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Historical novels from the 2nd für das 21st century






Supplementary:

Mittwoch, 23. Juli 2014

50 million refugees beyond the Limes



The message was published that 50 million people all over the world are on the run - as if the whole population of the Roman Empire was on the move! How would the Romans have handled this problem? They had it, too. Many people tried to get into the Empire from the outside, especially from Germania; and we might call them poverty and economic refugees. And the Romans did what modern Europe would also prefer to do: foreclosing. They built a Limes and hid - not behind barbed wire, but behind fences, ditches, walls and turrets. The task of this facility was then the same as now: They wanted to keep to themselves in Rome and not to have to face their own version of the "Third World" and its overwhelming problems.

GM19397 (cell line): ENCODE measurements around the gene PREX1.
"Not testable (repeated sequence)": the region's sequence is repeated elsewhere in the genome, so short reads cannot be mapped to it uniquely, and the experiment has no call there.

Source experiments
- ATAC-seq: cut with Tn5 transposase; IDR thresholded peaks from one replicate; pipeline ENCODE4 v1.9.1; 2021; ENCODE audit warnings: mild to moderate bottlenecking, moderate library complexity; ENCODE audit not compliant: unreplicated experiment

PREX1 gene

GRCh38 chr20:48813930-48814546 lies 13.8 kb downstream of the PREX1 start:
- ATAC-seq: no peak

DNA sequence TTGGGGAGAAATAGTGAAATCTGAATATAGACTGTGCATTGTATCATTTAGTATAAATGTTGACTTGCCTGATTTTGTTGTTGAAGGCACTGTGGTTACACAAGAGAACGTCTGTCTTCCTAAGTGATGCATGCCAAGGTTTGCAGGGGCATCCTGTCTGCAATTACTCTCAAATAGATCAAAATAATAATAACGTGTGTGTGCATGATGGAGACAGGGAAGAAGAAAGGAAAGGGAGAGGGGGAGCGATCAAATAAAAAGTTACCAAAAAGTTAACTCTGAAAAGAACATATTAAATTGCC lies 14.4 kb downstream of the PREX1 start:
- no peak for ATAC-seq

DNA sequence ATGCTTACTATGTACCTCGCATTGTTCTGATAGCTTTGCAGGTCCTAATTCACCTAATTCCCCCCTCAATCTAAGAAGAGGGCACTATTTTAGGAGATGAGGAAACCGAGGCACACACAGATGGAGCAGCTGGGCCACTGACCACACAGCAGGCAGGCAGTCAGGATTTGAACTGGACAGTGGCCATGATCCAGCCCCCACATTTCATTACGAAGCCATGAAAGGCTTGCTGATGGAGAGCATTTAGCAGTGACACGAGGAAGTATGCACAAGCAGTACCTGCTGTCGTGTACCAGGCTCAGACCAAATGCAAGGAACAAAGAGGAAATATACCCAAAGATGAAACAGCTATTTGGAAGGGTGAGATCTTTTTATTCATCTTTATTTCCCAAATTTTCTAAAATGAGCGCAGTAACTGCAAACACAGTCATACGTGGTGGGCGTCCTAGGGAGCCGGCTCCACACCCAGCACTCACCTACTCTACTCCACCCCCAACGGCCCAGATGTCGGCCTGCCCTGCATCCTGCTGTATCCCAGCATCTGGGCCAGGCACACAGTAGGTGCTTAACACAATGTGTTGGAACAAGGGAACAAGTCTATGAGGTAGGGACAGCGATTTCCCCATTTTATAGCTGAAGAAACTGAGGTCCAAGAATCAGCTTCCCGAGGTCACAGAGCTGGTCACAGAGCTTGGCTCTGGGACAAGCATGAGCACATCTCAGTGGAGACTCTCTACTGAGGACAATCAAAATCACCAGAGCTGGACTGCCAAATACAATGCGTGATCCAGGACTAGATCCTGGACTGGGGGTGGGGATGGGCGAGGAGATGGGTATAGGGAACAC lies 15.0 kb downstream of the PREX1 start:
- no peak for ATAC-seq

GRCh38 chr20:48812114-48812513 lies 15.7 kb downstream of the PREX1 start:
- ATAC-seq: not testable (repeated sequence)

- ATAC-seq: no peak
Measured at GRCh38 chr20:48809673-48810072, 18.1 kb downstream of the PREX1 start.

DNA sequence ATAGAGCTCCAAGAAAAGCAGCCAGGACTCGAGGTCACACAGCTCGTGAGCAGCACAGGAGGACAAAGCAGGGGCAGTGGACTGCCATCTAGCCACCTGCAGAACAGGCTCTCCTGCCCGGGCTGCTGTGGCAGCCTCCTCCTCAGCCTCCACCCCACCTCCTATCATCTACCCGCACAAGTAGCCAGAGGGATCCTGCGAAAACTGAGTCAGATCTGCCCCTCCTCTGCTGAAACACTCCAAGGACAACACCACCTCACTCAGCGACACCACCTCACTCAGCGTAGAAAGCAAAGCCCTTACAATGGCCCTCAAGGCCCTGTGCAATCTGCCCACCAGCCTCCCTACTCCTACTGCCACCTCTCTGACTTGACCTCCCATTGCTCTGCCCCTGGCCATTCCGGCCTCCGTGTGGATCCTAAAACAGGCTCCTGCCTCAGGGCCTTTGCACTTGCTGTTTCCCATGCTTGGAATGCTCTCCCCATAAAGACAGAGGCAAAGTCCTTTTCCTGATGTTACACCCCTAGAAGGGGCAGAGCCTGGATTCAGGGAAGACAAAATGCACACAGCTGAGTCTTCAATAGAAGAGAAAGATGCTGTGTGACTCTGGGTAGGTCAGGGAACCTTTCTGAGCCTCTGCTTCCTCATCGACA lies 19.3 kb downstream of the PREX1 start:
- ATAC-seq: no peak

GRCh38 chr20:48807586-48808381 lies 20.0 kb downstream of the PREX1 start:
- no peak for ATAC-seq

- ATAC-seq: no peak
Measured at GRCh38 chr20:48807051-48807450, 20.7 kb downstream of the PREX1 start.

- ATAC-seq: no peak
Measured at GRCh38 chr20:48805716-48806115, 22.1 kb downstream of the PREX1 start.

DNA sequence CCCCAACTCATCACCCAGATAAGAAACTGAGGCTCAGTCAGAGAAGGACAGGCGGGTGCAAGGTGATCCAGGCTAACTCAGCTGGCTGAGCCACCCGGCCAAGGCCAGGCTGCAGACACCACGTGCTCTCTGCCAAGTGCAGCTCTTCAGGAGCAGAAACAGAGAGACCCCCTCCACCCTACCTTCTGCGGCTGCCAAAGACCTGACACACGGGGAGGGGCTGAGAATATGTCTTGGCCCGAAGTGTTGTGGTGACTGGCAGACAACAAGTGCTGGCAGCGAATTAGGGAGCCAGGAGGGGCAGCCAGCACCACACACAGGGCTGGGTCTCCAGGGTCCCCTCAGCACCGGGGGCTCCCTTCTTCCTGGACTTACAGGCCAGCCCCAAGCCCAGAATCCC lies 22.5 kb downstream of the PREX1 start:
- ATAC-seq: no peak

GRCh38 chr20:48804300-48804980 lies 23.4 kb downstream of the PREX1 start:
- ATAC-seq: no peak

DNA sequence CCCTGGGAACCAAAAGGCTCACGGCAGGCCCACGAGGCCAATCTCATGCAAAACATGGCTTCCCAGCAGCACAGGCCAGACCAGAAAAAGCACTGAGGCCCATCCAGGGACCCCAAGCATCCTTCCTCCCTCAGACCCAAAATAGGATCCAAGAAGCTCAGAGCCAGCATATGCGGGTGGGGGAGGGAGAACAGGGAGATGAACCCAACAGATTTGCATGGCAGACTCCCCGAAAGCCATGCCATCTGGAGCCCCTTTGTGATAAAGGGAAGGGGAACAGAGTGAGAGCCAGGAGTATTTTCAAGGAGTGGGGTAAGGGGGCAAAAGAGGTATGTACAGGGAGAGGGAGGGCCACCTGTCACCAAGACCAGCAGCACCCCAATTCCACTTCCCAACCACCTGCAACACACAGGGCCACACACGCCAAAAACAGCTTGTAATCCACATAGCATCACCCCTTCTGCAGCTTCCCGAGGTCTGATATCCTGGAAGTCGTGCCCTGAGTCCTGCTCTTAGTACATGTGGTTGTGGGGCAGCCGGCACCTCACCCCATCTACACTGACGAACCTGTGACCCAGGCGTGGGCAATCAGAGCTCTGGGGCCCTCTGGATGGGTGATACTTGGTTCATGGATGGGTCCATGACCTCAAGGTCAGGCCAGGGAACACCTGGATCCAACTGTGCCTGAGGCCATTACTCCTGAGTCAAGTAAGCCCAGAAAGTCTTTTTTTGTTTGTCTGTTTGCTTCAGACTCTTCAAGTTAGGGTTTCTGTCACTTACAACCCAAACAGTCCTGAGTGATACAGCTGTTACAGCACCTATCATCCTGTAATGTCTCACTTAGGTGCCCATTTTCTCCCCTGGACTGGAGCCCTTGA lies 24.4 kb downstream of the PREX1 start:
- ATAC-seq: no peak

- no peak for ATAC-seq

Did it help them? The Limes, seen from the outside, became a monument of hope for those who sought salvation on the other side. And certainly there were even then those ruthless traffickers, men like Catvalda the Pegleg in the "Romanike" series, who made a killing by promised to the poorest they would take them into the Promised Land if they paid with all their scarce
belongings for the transit. The Limes could not withstand it - and its doom, which is hinted at in "Corpus Sacrum" and "Opus Gemini", is still alive, in view of the boat refugees off the coast of Lampedusa.

One character in "Corpus Sacrum" claims that you cannot stop ideas with wood and steel. That has been true as then as it is today. Exclusion and foreclosure cannot be permanent solutions. They only help to keep the problem invisible until it has become powerful enough that no dam can hold it back any more.